Forest Bathing International Magazine, Issue 1 - Page 31

III. Climbing up and over the hummocks again, we made our descent down the mountain. I had realized at some point that these hummocks were the cut and abandoned bodies of old-growth redwoods, which had once been the forest of this place. The bear’s secret bed deep in the coastal redwoods that had taken us a full day of focused trailing to find was not so impenetrable as it seemed to me and likely seems to the bear.

At one point the whole of it had been explored and razed in the exploitation of the trees for their lumber. The forest was irrevocably changed. The giants of the forest, these ancient redwoods, were now laying dead in the soil rotting into nurseries for the next generation of trees. The safety of the bear and its intimate relationship with its forest home seemed staggeringly fragile as my mind registered the scope of destruction that had been visited upon this place by previous generations of settlers.

As we descended, I felt a sadness welling inside me. It was something deep that was incongruent with the joy of our day’s journey. It was related to the feeling of climbing over those long dead trees. It was a memory that I felt in my body but could not yet picture in my mind.

Once back in the truck headed home we began to ruminate out loud about the day. Between bouts of excitedly retelling each other the days events, I grasped for the source of this sadness welling in me. What was the experience of moving my body over those dead trees calling me to remember? What was the connection to bear?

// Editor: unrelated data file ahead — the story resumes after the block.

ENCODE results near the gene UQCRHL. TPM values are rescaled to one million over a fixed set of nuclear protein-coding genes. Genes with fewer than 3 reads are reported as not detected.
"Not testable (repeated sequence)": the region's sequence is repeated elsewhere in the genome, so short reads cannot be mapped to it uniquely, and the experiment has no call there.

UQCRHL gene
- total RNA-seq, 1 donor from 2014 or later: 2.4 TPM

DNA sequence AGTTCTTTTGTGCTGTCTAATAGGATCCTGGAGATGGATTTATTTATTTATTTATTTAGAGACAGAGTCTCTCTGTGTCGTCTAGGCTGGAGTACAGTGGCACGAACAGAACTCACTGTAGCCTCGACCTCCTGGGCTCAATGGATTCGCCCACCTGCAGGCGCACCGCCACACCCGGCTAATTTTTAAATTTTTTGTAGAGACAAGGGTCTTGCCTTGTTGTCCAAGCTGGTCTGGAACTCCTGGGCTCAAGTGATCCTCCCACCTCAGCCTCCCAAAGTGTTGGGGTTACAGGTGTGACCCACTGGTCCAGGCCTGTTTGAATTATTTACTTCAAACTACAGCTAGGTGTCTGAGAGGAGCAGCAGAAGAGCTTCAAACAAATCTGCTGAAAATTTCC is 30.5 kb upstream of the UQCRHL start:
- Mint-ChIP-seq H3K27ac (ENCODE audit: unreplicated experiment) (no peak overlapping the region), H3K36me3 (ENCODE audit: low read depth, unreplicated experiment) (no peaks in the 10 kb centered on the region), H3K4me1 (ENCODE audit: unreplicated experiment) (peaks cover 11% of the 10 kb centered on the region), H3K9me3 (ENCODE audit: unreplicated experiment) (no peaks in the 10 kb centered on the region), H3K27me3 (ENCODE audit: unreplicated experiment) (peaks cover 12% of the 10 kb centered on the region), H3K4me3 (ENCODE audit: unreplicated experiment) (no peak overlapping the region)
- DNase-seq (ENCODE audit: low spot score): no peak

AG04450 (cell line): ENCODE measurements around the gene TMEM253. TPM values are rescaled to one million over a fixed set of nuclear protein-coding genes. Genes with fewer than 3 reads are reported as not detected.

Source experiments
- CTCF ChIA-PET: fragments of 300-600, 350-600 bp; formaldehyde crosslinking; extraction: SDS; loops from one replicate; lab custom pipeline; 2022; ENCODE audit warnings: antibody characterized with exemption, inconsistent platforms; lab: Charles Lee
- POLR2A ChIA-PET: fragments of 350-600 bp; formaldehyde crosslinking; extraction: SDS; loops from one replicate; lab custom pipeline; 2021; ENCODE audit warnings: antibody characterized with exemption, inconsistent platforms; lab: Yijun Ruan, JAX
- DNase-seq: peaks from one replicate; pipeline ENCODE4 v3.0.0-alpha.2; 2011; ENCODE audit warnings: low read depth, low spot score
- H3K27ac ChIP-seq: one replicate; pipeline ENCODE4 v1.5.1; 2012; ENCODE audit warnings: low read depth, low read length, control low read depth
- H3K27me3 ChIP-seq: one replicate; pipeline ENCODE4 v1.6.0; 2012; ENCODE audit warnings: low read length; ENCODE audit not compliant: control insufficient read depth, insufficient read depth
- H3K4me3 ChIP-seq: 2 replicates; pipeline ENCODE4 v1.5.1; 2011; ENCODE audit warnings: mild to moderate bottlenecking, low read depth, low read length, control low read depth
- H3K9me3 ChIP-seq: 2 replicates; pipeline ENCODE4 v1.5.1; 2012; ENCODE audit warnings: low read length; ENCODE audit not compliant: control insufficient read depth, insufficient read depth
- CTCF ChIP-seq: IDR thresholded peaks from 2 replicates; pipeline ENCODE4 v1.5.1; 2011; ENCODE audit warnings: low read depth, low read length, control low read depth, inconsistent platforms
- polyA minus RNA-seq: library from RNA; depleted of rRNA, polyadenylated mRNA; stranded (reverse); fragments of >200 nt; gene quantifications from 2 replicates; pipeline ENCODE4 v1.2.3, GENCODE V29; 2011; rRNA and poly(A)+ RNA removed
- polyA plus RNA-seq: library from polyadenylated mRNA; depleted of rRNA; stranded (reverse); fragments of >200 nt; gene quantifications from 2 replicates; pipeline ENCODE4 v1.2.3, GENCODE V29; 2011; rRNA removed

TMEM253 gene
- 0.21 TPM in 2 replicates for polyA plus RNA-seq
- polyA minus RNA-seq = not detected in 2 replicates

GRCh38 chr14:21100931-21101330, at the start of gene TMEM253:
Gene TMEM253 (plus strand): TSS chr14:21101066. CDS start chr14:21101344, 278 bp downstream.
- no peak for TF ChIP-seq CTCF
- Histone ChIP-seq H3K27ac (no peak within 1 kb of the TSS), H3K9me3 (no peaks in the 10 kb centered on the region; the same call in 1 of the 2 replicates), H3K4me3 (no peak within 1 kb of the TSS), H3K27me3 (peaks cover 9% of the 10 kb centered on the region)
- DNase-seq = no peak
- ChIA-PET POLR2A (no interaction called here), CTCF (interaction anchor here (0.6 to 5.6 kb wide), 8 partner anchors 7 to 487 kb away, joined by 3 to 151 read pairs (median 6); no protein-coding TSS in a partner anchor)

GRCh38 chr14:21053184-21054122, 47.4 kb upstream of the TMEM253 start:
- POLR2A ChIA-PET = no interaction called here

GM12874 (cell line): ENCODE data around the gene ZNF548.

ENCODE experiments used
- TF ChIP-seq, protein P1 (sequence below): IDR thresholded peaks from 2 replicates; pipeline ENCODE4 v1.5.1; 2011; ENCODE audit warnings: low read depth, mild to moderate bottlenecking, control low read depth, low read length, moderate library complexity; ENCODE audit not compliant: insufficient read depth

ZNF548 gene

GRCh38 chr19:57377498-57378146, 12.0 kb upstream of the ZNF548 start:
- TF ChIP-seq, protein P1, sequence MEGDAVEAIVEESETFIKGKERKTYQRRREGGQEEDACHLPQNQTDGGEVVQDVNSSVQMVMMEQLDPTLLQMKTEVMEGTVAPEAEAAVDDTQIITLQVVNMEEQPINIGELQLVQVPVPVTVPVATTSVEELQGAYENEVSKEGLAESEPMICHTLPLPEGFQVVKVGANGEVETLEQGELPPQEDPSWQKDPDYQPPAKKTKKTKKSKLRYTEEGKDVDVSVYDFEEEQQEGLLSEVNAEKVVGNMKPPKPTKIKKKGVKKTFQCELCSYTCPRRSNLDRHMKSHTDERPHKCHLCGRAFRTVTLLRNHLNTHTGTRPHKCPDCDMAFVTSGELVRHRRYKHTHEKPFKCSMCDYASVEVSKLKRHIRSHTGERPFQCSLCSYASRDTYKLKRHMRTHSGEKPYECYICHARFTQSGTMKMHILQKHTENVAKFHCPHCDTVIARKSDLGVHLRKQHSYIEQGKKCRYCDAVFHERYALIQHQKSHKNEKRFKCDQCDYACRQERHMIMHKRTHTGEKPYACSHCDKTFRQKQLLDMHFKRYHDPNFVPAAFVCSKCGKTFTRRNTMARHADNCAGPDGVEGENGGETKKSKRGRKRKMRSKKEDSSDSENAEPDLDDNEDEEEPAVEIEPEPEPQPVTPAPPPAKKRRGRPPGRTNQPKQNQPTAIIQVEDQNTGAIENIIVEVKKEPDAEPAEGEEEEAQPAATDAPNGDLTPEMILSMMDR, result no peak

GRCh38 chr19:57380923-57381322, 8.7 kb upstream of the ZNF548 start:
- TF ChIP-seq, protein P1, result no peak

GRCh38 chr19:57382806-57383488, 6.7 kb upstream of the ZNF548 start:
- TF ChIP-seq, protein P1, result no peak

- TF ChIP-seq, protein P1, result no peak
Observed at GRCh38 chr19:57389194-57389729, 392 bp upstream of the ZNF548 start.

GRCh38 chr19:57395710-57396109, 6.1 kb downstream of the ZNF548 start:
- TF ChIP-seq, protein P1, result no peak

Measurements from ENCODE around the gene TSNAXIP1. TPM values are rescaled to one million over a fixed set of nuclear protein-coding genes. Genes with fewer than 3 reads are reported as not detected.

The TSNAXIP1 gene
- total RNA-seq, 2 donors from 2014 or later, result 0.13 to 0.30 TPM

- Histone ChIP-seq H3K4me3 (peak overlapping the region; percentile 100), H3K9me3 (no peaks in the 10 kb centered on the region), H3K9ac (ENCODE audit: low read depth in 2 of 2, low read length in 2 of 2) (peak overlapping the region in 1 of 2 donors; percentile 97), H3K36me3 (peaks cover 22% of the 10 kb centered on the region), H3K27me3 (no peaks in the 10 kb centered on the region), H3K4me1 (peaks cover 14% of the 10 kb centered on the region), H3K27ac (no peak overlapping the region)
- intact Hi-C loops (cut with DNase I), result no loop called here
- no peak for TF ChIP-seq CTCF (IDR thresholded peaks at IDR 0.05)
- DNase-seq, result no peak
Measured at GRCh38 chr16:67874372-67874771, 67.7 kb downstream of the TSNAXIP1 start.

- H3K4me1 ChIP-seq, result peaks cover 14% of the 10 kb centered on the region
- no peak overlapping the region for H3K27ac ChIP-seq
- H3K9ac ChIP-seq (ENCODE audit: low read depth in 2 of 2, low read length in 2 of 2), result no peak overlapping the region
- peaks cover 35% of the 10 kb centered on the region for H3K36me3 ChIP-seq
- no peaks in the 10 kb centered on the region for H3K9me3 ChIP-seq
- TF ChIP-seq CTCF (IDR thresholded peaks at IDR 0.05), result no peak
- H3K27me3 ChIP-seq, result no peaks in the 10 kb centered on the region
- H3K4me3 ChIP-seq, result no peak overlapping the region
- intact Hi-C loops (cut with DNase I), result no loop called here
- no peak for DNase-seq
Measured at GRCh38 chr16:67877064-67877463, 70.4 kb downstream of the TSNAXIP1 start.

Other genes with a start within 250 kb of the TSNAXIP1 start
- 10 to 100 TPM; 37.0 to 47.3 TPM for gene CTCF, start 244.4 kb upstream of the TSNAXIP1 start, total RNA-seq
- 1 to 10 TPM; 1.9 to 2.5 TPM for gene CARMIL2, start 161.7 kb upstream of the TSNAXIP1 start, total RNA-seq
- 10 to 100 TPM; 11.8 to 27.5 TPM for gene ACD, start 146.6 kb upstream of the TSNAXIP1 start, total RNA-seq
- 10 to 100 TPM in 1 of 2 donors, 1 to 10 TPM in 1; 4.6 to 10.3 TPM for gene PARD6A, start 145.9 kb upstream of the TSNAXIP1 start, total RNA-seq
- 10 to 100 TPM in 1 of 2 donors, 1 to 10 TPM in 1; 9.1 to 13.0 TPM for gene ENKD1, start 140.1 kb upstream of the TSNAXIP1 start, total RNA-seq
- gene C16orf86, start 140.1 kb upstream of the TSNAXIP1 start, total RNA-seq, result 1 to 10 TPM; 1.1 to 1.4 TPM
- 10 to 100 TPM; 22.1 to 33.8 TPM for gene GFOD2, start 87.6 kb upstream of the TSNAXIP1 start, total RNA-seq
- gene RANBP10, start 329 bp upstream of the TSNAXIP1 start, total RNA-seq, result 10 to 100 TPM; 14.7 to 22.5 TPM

It hit me suddenly as we drove: what wanted to be remembered was a dream I had in my teens.

I find myself on a path in an ancient forest. I look down at my body and see that I am a Native American man. I am wearing a simple loincloth and I am unencumbered by possessions. I can feel the path under my feet

and I am marveling at the trees. I am moved by their age and their individuality and at the way that they have moved and grown together to harvest the fullness of sunlight in this place. They are individuals and yet completely unified. They are ancient and emanating wisdom and love. I can feel them. I can feel that they love me. They are a part of me. They know me. Then a disturbing thing happens. A voice loud and clear interrupts the scene to say, “This is the world your ancestors knew. It is gone forever.” The words shock me awake. I am crying.

This was the first of a series of similar and powerful dreams involving different ecosystems in North America. I do not

know for certain that the bones of any of

my ancestors lie in the soil of this continent. My limited investigations have yielded unclear results. While, as a white adult examining racism, I am dubious about these familial claims to native heritage, they did form a strong aspect of my identity. I was

very proud of this heritage as a child and

into my adulthood.